MAKING A DIFFERENCE tists, explorers, environmentalists and humanitarians who were pioneers in the technological world for these students to study. “For me, the best part of our experience was seeing kids realize everyday people like them can do amazing things. It was wonderful to watch kids connecting to the world around them and coming to believe that they really do have the potential to make a difference,” Long said. Dabbs says a long-term SPECIAL PHOTOS goal for the project is for it The family hosts “sorting parties” so books to be entirely “kid-run” from can be more effectively used at schools. start to finish. She hopes to get Whether it is 10 copies of “Stuart high school students involved Little” a teacher wants to use for a parin stocking the libraries at schools and ticular lesson or a collection of books on making it a program where kids are servmath and science, Dabbs says they caing other kids in the community. ter to as many requests as possible. She “We are one city says giving the teachand one communiers the books is “just Do you know an organization or ty, and even though another route to the we look very different individual making a difference same kids.” from street to street, in our community? Email Kerstin Long, it doesn’t have to be editor@reporternewspapers.net the math instructhat way. For the tional coach at High kids, they could care Point Elementary, recently worked with less. All they really want to do is share Dabbs. This summer Long mentored a books,” Dabbs said. group of fifth graders at High Point in If you are interested in volunteering, a math and technology camp. The Mini contact Kissy Dabbs at kkdabbs@gmail. Libraries provided biographies of sciencom.

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AUG. 21 – SEPT. 3, 2015 | 15


HIGH SCHOOL FOOTBALL

Two long-serving coaches reflect on football tradition BY JOHN RUCH

C-PRIDE An independent Catholic school near Chastain Park, serving students age 6 months-12th grade. www.holyspiritprep.org 678.761.7992

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For tickets to the Lefont Film Society “Live Theater Performance” go to www.lefonttheaters.com or purchase tickets at the Lefont Theaters / 5920 Roswell Road / Atlanta, GA 30328

16

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AUG. 21 – SEPT. 3, 2015 | www.ReporterNewspapers.net

johnruch@reporternewspapers.net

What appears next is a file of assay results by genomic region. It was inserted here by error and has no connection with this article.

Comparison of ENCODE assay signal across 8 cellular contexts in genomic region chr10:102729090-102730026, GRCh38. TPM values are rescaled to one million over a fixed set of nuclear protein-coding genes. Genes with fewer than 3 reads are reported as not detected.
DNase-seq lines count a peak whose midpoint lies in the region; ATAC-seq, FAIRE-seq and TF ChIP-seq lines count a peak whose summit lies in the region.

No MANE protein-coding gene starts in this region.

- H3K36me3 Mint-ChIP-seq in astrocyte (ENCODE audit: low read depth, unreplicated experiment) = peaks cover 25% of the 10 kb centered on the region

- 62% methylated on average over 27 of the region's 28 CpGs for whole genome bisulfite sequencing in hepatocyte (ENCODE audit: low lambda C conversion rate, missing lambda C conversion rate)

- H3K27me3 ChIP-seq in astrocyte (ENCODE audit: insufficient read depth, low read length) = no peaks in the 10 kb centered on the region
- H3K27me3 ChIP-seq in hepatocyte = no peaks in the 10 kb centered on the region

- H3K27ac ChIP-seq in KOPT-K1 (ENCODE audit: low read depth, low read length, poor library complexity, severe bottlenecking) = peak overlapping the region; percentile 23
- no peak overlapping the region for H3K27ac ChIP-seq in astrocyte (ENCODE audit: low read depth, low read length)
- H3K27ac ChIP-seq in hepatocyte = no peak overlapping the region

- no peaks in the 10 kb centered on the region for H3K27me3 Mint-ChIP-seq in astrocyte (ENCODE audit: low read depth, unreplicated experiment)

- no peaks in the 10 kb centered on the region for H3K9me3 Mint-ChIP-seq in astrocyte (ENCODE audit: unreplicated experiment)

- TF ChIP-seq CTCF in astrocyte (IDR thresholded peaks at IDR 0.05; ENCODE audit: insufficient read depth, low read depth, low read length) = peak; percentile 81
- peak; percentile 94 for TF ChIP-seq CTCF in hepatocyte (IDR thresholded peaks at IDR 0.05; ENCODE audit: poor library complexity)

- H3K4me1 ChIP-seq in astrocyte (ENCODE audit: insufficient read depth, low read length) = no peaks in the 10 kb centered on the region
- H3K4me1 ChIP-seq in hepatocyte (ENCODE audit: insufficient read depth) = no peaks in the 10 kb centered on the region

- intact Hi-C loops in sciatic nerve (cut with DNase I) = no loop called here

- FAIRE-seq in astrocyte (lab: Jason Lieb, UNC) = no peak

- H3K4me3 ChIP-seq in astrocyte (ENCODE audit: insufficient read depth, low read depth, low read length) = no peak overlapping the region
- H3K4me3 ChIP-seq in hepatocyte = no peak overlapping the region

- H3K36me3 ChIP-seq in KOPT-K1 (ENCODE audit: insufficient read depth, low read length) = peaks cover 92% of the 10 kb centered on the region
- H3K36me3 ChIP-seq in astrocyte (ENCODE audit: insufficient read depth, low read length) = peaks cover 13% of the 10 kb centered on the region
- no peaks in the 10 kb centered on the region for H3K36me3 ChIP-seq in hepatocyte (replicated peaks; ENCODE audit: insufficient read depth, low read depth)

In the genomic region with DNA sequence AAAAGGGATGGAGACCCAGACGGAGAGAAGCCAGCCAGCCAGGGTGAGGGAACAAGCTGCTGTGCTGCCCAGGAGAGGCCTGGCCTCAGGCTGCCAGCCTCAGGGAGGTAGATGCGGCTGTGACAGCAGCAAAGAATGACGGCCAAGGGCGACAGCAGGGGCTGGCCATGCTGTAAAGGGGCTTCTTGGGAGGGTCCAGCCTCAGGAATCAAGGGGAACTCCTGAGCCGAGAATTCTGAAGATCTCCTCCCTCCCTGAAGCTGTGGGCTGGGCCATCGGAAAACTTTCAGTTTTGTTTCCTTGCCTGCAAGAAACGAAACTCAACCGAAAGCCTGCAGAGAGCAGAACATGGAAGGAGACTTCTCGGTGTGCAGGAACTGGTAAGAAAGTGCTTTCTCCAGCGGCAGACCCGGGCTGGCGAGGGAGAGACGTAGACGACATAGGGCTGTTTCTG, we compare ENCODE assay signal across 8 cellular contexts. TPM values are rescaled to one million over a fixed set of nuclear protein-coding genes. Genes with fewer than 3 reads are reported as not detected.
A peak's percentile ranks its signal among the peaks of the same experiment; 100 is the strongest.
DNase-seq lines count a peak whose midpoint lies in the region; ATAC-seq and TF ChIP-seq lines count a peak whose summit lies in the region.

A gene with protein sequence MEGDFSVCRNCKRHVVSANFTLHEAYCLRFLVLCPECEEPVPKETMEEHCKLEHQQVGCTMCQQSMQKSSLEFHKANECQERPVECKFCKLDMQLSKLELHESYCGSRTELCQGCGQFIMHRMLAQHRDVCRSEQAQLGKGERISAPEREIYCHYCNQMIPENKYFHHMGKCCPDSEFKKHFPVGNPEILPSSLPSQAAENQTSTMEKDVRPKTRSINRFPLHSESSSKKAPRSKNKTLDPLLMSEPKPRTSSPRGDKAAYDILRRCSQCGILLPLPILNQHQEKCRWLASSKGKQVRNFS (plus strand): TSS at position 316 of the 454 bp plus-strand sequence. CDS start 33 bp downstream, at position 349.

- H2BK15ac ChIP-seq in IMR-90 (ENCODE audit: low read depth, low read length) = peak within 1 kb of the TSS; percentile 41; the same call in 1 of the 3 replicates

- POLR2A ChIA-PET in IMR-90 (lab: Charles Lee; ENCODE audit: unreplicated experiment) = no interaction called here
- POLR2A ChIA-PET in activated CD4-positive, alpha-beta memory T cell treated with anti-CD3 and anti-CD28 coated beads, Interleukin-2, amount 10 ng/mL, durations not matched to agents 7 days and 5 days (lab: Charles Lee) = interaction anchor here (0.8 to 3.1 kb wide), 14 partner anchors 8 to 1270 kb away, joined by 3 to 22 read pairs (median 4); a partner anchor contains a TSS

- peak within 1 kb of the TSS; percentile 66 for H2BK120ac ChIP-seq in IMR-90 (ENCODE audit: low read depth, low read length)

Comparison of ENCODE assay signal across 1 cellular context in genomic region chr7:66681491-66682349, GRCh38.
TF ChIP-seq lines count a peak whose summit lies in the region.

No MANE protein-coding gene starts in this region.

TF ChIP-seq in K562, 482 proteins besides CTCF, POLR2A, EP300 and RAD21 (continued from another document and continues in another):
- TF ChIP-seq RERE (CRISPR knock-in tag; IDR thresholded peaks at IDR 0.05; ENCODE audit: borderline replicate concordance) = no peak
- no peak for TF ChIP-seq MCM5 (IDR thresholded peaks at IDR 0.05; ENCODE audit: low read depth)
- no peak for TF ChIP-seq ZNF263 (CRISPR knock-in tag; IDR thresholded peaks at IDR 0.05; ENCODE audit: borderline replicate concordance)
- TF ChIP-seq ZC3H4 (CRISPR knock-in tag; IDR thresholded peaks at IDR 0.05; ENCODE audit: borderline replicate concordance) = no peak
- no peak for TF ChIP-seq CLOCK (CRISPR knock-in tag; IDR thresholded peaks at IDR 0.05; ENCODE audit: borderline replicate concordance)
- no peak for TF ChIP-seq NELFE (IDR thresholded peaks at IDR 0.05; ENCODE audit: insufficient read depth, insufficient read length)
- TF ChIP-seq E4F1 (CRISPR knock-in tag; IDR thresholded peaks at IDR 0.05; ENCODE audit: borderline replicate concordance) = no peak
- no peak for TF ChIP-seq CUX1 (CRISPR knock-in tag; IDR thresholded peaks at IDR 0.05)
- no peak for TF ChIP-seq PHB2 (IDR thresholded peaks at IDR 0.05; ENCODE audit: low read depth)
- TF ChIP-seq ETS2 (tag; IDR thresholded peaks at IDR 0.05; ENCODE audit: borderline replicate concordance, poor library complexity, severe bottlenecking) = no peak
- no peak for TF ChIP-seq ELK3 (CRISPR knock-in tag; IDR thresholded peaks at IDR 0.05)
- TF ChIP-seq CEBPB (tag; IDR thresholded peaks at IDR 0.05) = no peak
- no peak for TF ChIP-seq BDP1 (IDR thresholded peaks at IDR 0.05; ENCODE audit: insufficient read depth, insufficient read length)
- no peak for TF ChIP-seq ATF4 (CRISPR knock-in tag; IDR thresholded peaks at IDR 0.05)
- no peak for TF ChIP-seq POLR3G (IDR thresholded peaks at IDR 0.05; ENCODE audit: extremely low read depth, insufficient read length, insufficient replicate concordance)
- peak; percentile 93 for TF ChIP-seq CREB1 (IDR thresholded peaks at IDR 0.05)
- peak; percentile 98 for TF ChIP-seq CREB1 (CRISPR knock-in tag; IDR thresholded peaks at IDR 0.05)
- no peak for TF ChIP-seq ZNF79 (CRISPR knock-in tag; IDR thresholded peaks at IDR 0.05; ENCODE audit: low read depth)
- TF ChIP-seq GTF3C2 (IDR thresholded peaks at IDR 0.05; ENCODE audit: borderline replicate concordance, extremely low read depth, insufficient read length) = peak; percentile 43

Brookhaven’s Marist School and and became head coach in 1985. In Buckhead’s Westminster Schools boast 2012, he became one of the state’s few two of the metro area’s longest-servhigh school coaches to break the 300ing head football coaches. Alan Chadwin mark. He has coached Marist to wick, in his 30th two state championyear at Marist, ships and his teams and Gerry Romhave won more berg, Westminthan eight of every ster’s coach for 23 10 games they’ve years, share more played. than longevity. Romberg came Both coaches to Westminster after have piled up imcoaching stints at pressive records public and private and regularly keep high schools, intheir teams in the cluding Dunwoody state championHigh and Washship hunt despite ington, D.C.’s Maworking at priret School, as well vate schools with as at the college levstrong academel at the Citadel ic programs. Both and the U.S. Coast coaches have an Guard Academy. In old-school com2009, he became mitment to highWestminster’s most school ball. winning coach. A “Over the years, Then there’s the championship reI’ve enjoyed the direct connection: mains elusive, but Romberg played Romberg keeps his opportunity to develop for Chadwick years teams consistent[and help] young boys ago during one year ly in the running, mature into adults we of middle school at including 18 trips can be proud of.” Marist. “He doesn’t to the playoffs— advertise that very including last seamuch,” Chadwick son’s 12-2 team— – GERRY ROMBERG, said with a laugh. and two to the state WESTMINSTER VARSITY “He is an excellent semifinals. FOOTBALL HEAD COACH football coach. He Both men said knows the game they thrive on the extremely well,” challenge of keepChadwick quicking their teams ly added. competitive and have a love for the Romberg said he’s proud he had a high-school game. chance to play for Chadwick—and “I just enjoy this age group,” Romhopes their schools will soon be schedberg said, praising Westminster’s harduled to play against each other, as they working students. “Over the years, were in the 1990s. I’ve enjoyed the opportunity to devel“You talk about consistency and op [and help] young boys mature into continuity, he’s the model of that,” adults we can be proud of. Sometimes Romberg said of Chadwick. “He’s the I feel like football is just a vehicle to most competitive guy I’ve ever met in help these young men progress into my life.” successful adults.” These days, Romberg said, few Chadwick says the power of his coaches stay put support staff and as long as he and Marist’s traditions Chadwick have. “A are part of what Find local high school lot of coaches are has kept him at the football schedules at going to bounce school for three dearound and chase cades. ReporterNewspapers.net. state champion“It’s the people ships,” he said, and and just the overthere is more NFLall environment at style pressure for schools to fire coachMarist,” he said. “It’s such a uniquees who don’t win quickly. ly wonderful place to work and to Chadwick was a star player at Deplay. ... Five of my varsity staff memcatur High and a record-setting quarbers played here [and] came back to terback at East Tennessee State. He coach.” was drafted by the Chicago Bears but Marist is famed for still using the ended up not making an NFL roster. running-game-based wishbone ofHe started coaching at Marist in 1976 fense. “We’ve been running it for 40-